Emergency removal of foaming agents from waste water

Foam in waste water is a highly visible form of surfactants pollution, and can cause public alarm and incur penalties if discharged into natural watercourses. Several surfactants commonly used in the chemical industry can cause foam. DESOTEC has extensive experience in treating waste water to remove foaming agents and other forms of surfactants pollution. In emergency situations, our solutions can be delivered and installed swiftly, averting or minimising expensive shutdowns in the chemical industry.

The problem

A chemical company produces inorganic compounds to make food industry additives at its factory in Italy.

Its waste water is usually not badly polluted, and requires only physico-chemical treatment to remove inorganic compounds before it can be safely discharged to the local watercourse. There is no need to treat the limited amount of harmless organic components it contains.

However, during the summer of 2020, the company found unexpected foam in the waste water.

It was not sure why this problem had suddenly arisen, and knew only that it was caused by surfactant compounds at a concentration of 15-20 mg/L. These do biodegrade, but only at a slow rate. Therefore, they are subject to strict limits: in Italy, this is typically 10 mg/L, but limits can vary for specific companies.

The company knew that discharging this foaming water to the river would cause public alarm and lead to emergency action from the environmental authorities.

It therefore had to shut down its plant and store around 500 m³ of contaminated waste water while its engineers looked for emergency solutions. A simple internet search led them to DESOTEC.

The solution

The company phoned DESOTEC on a Friday morning and discussed the situation with our Italian sales manager. Like all DESOTEC sales managers, he is also an engineer.

In less urgent situations, we would most likely carry out lab tests on waste water samples to ensure we could deliver the optimum filter set-up. However, in an emergency, our engineers have the expertise to propose an immediate, effective solution that can be tweaked later if necessary.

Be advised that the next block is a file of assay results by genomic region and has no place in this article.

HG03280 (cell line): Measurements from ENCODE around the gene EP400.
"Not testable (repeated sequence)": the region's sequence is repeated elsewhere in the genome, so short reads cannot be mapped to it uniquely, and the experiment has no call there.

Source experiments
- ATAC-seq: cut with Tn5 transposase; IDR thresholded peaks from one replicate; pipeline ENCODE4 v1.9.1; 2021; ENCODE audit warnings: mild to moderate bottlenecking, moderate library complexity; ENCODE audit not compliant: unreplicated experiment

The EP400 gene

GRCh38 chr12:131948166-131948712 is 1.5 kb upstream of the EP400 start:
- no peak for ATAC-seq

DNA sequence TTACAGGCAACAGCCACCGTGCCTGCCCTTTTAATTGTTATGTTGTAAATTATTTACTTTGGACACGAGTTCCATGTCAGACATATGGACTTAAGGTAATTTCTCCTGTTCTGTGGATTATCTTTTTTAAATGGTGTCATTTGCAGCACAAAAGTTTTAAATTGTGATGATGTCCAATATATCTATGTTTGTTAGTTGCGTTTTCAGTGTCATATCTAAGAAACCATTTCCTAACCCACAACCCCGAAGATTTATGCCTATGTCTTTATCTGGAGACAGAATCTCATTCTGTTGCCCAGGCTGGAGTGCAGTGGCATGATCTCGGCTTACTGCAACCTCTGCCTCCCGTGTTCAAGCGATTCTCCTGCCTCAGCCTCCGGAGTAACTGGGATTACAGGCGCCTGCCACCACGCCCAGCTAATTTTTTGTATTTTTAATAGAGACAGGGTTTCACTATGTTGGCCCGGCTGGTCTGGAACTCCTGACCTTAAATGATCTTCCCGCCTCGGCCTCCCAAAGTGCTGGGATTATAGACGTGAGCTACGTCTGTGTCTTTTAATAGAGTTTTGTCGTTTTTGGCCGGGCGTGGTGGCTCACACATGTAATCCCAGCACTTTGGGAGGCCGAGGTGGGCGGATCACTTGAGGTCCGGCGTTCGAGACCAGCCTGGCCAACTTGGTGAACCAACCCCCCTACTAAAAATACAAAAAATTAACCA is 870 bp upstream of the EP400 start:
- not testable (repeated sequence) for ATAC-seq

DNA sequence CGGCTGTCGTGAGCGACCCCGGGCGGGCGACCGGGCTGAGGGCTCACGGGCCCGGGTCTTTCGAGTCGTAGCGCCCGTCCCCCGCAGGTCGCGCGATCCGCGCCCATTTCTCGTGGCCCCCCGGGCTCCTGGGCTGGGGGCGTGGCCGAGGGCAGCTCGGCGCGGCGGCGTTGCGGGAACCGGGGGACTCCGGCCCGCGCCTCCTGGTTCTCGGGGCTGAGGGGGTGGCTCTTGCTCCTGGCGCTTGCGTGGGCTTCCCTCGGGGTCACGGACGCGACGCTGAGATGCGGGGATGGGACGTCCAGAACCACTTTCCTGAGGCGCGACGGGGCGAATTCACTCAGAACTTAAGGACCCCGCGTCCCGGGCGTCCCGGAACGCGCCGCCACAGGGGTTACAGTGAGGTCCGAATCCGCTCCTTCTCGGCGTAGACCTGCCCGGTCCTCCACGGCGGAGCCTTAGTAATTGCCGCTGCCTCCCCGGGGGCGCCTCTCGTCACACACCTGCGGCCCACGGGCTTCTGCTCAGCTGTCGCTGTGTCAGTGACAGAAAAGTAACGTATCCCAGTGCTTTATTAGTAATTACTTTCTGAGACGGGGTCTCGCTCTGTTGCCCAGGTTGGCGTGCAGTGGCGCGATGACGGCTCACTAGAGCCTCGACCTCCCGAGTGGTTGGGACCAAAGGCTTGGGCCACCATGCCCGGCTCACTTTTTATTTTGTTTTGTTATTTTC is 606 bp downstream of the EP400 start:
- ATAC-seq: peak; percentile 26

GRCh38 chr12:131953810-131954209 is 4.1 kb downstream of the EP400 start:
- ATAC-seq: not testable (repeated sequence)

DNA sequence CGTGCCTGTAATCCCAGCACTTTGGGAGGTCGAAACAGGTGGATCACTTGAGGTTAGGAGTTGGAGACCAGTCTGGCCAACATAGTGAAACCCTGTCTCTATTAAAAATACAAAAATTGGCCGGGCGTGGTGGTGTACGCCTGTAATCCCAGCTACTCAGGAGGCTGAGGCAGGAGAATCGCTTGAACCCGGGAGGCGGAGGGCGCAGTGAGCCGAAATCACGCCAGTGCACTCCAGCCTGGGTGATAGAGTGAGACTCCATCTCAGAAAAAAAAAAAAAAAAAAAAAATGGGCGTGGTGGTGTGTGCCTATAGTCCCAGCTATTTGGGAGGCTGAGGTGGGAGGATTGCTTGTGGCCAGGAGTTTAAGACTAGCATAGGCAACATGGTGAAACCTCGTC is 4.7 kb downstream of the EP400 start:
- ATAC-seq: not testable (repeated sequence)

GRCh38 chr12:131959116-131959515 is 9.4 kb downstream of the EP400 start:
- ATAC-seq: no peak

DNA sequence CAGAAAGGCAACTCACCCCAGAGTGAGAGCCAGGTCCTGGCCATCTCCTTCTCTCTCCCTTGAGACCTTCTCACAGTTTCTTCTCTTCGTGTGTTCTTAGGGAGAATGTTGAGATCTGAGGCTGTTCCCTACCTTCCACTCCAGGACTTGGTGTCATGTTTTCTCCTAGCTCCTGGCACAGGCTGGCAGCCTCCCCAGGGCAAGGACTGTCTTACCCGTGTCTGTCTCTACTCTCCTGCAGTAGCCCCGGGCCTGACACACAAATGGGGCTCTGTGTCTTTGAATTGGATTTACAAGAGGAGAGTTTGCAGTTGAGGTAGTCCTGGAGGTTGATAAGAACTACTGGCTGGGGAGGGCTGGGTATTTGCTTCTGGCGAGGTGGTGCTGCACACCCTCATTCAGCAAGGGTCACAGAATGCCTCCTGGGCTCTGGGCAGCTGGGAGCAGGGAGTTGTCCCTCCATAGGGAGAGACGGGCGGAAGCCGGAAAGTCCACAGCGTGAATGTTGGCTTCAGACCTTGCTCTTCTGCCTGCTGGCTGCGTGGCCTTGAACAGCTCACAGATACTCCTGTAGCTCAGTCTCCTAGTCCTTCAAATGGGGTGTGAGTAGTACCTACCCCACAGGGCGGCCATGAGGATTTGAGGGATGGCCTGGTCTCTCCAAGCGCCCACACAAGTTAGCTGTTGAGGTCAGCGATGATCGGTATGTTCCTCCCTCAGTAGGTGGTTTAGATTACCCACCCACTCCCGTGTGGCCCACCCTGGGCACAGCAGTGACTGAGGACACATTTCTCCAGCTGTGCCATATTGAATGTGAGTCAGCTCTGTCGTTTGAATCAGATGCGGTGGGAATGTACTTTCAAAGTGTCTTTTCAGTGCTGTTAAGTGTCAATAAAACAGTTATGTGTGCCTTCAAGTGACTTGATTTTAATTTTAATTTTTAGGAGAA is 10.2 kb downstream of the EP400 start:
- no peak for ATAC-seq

Much of DESOTEC's experience in treating surfactants pollution comes from working with companies in the chemical industry that have biofilters installed to treat organic compounds. In these cases, activated carbon can be installed after the biofilter as a polishing step to remove the residual surfactants. Although this Italian company did not have a biofilter on site since organic pollution is only limited, the principle to remove surfactants is the same.

Our sales manager was able to draw upon his extensive experience of dealing with surfactants pollution, and was confident that our filters would be able to treat the foaming agent.

The company placed the order that afternoon. The very next morning, we delivered a MOBICON filter from our hub in Italy. We also supplied eight tonnes of macroporous activated carbon, which is best suited to adsorb larger organic components.

The client started the filtration process on Saturday afternoon, treating a flow rate of 10 m³/h. It was quickly satisfied that the filter was removing the foam effectively from the waste water.

Production was able to resume at the factory on Monday morning.

The results

The client was so pleased with DESOTEC's service and solution that it has kept the MOBICON filter as a safeguard in case of another emergency.

Tests later revealed that the surfactant compound that had caused the foam was Arabic gum, a foaming agent widely used in the food industry. The client has now installed two further DESOTEC filters, our MOBICON 2000 models, to treat this organic pollutant.

The client was delighted with how quickly we were able to respond. Our network of European hubs makes it possible to deliver filters and large volumes of carbon at very short notice in emergency situations.

In all our projects, once the carbon is spent, recycling it is part of our service. Clients do not handle the waste carbon themselves. Instead, it is transported in closed filters safely to our site in Belgium, where we test samples to determine how to store and treat it. All molecules that were adsorbed onto the filters are desorbed in our reactivation furnaces, then destroyed in an incineration and neutralisation set-up in accordance with national and EU legislation. The entire installation and its emissions are under continuous online monitoring, which guarantees that only harmless water vapour exits the chimneys.